I would later borrow the Edward Lear book from Dukinfield Library, then purchase my own copy in later years.

Nineteen Eighty-Four, George Orwell (1949):

In reality, 1984 would always be known for The Miners’ Strike, Frankie Goes To Hollywood and a totalitarian government orchestrating the break-up of communities and the Labour Movement in the former. Almost the situation Winston Smith was in? Not quite.

Once more, Dukinfield Library was where I first discovered George Orwell’s work in 1993. It set the tone for my more dystopian poems almost 20 years on. For me, it showed how far a globalised economy could go. Today’s Airstrip One could well be London Heathrow Airport.

The Road to Wigan Pier, George Orwell (1937):

The second George Orwell book I read came from the same source. I liked how he detailed his observations of the poor conditions affected by Northerners in the mid-1930s and was shocked in equal measure. From there, I had gained a rudimentary idea of the north-south divide, and soon realised how London’s economy gained its wealth at the expense of the rest of the United Kingdom.

At that time, I also changed my political viewpoint. For about two minutes in 1992, I was happy with the Conservative cause (right, that’s 84 ‘Hail Marys’ in full view of Father Strange). That was in spite of being upset at the Police’s action in the Miners’ Strike when I was five years old. Then came the spectre of the SATs, already adding to the bureaucracy of the National Curriculum and the split of GM Buses which saw yours truly become the slightly irritable left-winger he is today.

The Non League Club Directory (edited by Tony Williams, 1990 edition):

On the left hand side of The Wheatsheaf on Birch Lane, there used to be some spare ground, which held car boot sales. Before West Pennine Housing Association built houses on the site, I had purchased many a perceived treasure from The Besom’s car boot sales. One of which was Tony Williams’ Non League Club Directory which I purchased in 1994.

At the time, I started watching The Mighty Stalybridge Celtic and taking an interest in the local non-league scene. On returning home, I was amazed at the amount of football which took place outside the 92 League clubs. I knew about The Hyde and District Sunday League, but I was introduced to the joys of the Essex Senior League, County Cup competitions, and teams like Colne Dynamoes, Abergavenny Thursdays and Old Malvernians.

Not long after, the allure of Sky Sports started to wear thin in my eyes. I then wanted to see more obscure sides and visit little heard of football grounds, not only The Mighty Stalybridge Celtic’s fixtures.

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Late Teens and Adulthood (1995 – to date):

The Football League Grounds of Great Britain (Simon Inglis, 1995):

Though I was more wedded to the non-league cause, I was still intrigued by the history of the UK’s League sides’ football grounds. I asked for it as a Christmas present and ordered the book from Spencers (the principle of supporting the local shop over the then new John Menzies in The Arcades).

More to do with the publication date, my copy didn’t arrive till April 1996. Was it worth the wait? Wholeheartedly so, being as delays were prompted by the amount of new stadia that had had opened since the previous edition (1987). I would later purchase an ex-libris 1987 edition, as the chapter on different types of stands and sight lines were omitted from the 1996 edition. Even so, still one of my favourite sports books.

Greater Manchester Buses (Stewart J. Brown, 1995):

I had had ogled the above title since 1995, but never got around to purchasing it till 1999. At £19.99 (quite a chunk out of the New Deal allowance I was on from Groundwork Tameside at the time), I purchased the title from a long closed model shop opposite Ashton Central Library. Suffice to say, I considered that as the best £20 note spent (until I bought Donna Williams’ Everyday Heaven straight from her publisher in 2005).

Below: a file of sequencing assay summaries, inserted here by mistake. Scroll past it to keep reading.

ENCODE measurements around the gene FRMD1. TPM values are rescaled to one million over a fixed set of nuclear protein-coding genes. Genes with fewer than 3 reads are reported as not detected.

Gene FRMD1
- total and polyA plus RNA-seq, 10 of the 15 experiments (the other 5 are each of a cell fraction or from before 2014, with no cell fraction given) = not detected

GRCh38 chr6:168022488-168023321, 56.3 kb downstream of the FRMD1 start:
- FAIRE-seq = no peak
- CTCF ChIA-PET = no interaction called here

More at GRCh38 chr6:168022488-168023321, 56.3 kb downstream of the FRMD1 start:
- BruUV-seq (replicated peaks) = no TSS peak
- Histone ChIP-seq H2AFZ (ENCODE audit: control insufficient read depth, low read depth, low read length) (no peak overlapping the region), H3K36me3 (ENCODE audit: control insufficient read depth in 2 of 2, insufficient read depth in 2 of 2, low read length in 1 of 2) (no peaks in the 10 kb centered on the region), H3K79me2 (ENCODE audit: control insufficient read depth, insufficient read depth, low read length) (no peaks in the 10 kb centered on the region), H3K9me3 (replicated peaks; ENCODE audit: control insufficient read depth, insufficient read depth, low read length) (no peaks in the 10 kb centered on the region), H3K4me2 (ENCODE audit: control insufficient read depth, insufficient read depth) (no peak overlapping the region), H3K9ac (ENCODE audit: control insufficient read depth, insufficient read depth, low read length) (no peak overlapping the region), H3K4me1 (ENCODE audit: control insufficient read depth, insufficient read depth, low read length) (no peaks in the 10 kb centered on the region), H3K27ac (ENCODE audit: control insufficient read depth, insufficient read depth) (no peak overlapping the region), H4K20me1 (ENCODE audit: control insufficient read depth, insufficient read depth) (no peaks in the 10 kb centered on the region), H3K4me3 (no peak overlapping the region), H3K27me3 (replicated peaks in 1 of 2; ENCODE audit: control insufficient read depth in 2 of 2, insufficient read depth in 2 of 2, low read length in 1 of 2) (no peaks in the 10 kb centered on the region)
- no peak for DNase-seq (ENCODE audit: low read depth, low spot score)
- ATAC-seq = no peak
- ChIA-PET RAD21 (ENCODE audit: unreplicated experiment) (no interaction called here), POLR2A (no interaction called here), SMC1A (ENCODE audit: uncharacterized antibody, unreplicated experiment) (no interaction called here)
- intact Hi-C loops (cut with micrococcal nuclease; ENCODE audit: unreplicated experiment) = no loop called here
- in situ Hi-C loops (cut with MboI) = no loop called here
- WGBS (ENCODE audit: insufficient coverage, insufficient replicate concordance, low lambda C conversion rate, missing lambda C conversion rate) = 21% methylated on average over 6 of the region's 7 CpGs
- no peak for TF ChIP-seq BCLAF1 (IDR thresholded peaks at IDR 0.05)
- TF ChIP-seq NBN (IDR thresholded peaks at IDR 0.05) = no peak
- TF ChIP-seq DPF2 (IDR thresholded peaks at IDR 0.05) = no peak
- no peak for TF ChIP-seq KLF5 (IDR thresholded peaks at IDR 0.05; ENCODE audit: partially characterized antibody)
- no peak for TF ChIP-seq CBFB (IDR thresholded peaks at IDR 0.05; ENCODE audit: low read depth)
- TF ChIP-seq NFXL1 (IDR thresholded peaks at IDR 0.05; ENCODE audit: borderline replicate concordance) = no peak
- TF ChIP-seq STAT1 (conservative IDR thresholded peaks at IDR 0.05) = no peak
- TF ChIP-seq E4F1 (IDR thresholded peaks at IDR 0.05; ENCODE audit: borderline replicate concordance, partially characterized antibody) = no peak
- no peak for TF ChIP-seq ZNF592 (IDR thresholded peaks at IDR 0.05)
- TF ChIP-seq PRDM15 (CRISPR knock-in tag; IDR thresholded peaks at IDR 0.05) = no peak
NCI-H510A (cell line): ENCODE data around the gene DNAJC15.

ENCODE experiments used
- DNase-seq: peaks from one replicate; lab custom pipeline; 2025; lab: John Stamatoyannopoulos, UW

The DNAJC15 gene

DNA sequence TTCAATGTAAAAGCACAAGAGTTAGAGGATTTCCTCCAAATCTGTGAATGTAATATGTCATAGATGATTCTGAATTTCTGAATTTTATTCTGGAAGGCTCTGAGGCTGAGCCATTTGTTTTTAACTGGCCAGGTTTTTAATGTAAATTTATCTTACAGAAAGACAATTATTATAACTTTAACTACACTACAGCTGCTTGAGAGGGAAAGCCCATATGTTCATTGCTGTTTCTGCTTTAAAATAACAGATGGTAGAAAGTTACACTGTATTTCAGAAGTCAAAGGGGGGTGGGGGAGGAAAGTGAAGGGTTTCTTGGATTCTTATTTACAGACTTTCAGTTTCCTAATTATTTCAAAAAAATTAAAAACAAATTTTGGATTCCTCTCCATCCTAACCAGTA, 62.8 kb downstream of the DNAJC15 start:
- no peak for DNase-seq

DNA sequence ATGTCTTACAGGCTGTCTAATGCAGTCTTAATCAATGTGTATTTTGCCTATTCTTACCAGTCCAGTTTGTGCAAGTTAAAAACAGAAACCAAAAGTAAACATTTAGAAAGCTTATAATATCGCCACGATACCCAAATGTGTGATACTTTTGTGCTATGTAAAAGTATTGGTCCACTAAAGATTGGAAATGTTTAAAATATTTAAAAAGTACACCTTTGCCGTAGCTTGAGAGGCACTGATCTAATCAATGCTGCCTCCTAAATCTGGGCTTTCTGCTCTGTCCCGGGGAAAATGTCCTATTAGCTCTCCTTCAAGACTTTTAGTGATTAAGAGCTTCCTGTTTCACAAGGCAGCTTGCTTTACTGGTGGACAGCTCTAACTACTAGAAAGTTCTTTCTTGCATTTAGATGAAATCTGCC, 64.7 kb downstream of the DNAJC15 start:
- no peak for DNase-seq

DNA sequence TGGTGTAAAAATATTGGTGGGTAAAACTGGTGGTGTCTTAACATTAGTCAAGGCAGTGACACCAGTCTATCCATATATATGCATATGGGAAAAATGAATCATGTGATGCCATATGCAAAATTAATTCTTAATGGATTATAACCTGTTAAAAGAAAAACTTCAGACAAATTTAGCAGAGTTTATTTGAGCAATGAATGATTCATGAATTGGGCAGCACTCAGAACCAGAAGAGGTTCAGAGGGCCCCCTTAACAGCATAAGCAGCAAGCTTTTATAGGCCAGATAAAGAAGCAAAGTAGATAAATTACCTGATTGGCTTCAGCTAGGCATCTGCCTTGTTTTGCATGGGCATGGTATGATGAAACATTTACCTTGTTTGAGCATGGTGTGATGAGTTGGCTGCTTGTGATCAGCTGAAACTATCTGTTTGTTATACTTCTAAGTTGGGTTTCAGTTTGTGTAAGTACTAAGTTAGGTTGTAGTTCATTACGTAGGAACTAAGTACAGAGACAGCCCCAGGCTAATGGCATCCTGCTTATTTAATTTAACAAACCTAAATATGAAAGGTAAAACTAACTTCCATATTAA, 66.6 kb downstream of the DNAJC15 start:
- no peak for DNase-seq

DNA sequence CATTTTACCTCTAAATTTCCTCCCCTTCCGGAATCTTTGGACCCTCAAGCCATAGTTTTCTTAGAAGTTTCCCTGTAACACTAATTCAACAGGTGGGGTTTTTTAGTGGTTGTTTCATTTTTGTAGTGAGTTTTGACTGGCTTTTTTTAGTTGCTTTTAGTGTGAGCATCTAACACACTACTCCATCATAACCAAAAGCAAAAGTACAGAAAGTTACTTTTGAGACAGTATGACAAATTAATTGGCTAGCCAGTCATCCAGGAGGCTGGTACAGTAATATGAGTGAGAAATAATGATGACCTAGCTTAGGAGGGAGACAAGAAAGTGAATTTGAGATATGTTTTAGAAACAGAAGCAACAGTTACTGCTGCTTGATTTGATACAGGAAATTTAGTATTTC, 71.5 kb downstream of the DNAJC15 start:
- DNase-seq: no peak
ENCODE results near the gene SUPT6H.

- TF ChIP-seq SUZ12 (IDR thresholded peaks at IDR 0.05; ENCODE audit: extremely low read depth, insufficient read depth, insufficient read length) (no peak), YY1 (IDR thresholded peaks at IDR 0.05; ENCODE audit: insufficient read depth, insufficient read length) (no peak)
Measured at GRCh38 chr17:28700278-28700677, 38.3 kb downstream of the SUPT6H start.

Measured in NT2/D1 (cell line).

My reason: it is considered by myself, and fellow SELNEC/GMT/GM Buses enthusiasts as ‘the bible’, owing to its accuracy and other nuances often missed in transport books. Without a doubt, also my all time favourite bus book. Bar none, though The Manchester Bus comes very close. Off the amount of times I’ve read that book, the dust jacket is starting to wear out a little.

Nobody Nowhere: The Autobiography of an Autistic Girl (Donna Williams, 1992 and 1998):

In the autumn of 2002, I had had previously read Tony Attwood’s treatise on Asperger Syndrome (Asperger Syndrome: A Guide for Parents and Professionals, Jessica Kingsley Publishers, 1998). After that, I had a greater idea as to – in the words of David Byrne – ‘how I got there’.

The one book which more or less confirmed this was Donna Williams’ best-selling autobiography. At first I requested a copy from Denton library via Ashton Central Library, but almost as soon as they tried to reserve it, I found the hardback version on a shelf nearest today’s Local Studies Library entrance. I read the book in a week and more or less identified myself with some aspects of her life.

In later years, I would have my own copies of the above title (yes, copies – one was intended to be a future Christmas present, the other from a secondhand bookshop in Stalybridge) and subsequent instalments of her autobiographical and technical works. By 2005, I would get to see Donna herself and carve a niche as a public speaker shortly afterwards.

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The Neverending Story…

As detailed above, my most influential favourite books came from public libraries. Thank the world for these fine institutions and long may they continue.

Today, it is possible to purchase the above titles in electronic form, using a digital tablet of some description. But, an electronic version of your favoured books doesn’t quite have the same sense of ownership as a ‘dead tree’ version. If the batteries run out, or you’ve decided to upgrade, how much time would you spend transferring your digital tomes across to your new device.

Proper ‘dead tree’ books have a major advantage: no batteries required. Another one is the tactile feel and the smell a real book has compared with a digital counterpart (the same also true in the vinyl vs. CD and MP3 or film vs. digital photography debates). If they get wet, buy a new copy. If your digital tablet gets wet… oops, you’ve probably lost the lot. Not only your favoured tomes, but also the latest casual gaming titles or links to countless cat pictures and the like.

Support digital titles by all means, but – personally – I prefer the joys of reading a proper book. Ideally from an independent bookshop. The Jack Russell Terrier and mug of Yorkshire Tea are desirable though not essential.

S.V., 06 March 2014.